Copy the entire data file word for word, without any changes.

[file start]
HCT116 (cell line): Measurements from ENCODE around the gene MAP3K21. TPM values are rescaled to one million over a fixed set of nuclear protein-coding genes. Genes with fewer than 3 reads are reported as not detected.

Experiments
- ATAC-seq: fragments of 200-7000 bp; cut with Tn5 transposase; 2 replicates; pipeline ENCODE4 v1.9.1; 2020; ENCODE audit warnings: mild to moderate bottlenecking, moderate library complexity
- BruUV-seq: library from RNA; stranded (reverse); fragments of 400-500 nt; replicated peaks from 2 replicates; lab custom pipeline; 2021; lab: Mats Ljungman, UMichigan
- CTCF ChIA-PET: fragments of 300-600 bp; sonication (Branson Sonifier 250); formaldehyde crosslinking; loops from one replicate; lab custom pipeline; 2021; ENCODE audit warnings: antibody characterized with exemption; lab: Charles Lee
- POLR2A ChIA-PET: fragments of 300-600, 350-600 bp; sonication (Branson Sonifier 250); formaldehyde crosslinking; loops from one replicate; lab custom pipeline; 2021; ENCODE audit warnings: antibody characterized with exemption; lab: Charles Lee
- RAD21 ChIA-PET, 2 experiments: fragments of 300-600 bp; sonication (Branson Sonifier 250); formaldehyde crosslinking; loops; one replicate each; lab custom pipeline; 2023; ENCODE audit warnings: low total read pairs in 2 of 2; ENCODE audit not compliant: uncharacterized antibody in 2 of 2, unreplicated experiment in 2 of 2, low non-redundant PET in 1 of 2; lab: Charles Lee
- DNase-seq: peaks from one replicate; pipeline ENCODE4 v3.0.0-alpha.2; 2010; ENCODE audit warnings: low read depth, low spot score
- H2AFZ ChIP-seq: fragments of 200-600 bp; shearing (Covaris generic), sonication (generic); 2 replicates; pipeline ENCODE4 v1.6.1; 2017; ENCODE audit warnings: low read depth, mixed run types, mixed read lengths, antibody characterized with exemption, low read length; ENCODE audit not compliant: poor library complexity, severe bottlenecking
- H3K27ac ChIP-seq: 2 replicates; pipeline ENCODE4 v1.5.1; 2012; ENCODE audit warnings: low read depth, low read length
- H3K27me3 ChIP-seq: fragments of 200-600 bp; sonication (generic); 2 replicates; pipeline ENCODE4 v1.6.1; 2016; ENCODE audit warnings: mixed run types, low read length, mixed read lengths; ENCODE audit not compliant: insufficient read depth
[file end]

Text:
HCT116 (cell line): Measurements from ENCODE around the gene MAP3K21. TPM values are rescaled to one million over a fixed set of nuclear protein-coding genes. Genes with fewer than 3 reads are reported as not detected.

Experiments
- ATAC-seq: fragments of 200-7000 bp; cut with Tn5 transposase; 2 replicates; pipeline ENCODE4 v1.9.1; 2020; ENCODE audit warnings: mild to moderate bottlenecking, moderate library complexity
- BruUV-seq: library from RNA; stranded (reverse); fragments of 400-500 nt; replicated peaks from 2 replicates; lab custom pipeline; 2021; lab: Mats Ljungman, UMichigan
- CTCF ChIA-PET: fragments of 300-600 bp; sonication (Branson Sonifier 250); formaldehyde crosslinking; loops from one replicate; lab custom pipeline; 2021; ENCODE audit warnings: antibody characterized with exemption; lab: Charles Lee
- POLR2A ChIA-PET: fragments of 300-600, 350-600 bp; sonication (Branson Sonifier 250); formaldehyde crosslinking; loops from one replicate; lab custom pipeline; 2021; ENCODE audit warnings: antibody characterized with exemption; lab: Charles Lee
- RAD21 ChIA-PET, 2 experiments: fragments of 300-600 bp; sonication (Branson Sonifier 250); formaldehyde crosslinking; loops; one replicate each; lab custom pipeline; 2023; ENCODE audit warnings: low total read pairs in 2 of 2; ENCODE audit not compliant: uncharacterized antibody in 2 of 2, unreplicated experiment in 2 of 2, low non-redundant PET in 1 of 2; lab: Charles Lee
- DNase-seq: peaks from one replicate; pipeline ENCODE4 v3.0.0-alpha.2; 2010; ENCODE audit warnings: low read depth, low spot score
- H2AFZ ChIP-seq: fragments of 200-600 bp; shearing (Covaris generic), sonication (generic); 2 replicates; pipeline ENCODE4 v1.6.1; 2017; ENCODE audit warnings: low read depth, mixed run types, mixed read lengths, antibody characterized with exemption, low read length; ENCODE audit not compliant: poor library complexity, severe bottlenecking
- H3K27ac ChIP-seq: 2 replicates; pipeline ENCODE4 v1.5.1; 2012; ENCODE audit warnings: low read depth, low read length
- H3K27me3 ChIP-seq: fragments of 200-600 bp; sonication (generic); 2 replicates; pipeline ENCODE4 v1.6.1; 2016; ENCODE audit warnings: mixed run types, low read length, mixed read lengths; ENCODE audit not compliant: insufficient read depth